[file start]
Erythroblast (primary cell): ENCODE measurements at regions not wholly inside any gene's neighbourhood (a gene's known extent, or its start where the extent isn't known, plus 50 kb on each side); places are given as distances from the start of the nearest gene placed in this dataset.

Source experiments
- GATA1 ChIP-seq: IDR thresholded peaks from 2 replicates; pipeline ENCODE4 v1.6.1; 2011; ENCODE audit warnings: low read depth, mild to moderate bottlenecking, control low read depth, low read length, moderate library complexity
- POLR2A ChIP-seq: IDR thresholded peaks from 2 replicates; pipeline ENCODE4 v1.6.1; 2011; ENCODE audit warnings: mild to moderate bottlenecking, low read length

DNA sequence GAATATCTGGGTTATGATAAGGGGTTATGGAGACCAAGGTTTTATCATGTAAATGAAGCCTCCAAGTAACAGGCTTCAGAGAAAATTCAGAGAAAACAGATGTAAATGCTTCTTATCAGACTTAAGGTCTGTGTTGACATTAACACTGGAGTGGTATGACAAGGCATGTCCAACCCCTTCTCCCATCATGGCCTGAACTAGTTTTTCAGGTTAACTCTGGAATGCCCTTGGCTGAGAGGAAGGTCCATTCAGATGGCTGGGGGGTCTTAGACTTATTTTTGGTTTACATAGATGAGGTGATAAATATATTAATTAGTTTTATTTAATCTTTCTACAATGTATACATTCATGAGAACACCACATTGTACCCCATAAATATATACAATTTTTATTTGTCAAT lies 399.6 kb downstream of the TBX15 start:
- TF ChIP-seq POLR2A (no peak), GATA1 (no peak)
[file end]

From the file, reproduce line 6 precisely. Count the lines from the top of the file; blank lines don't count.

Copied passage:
- TF ChIP-seq POLR2A (no peak), GATA1 (no peak)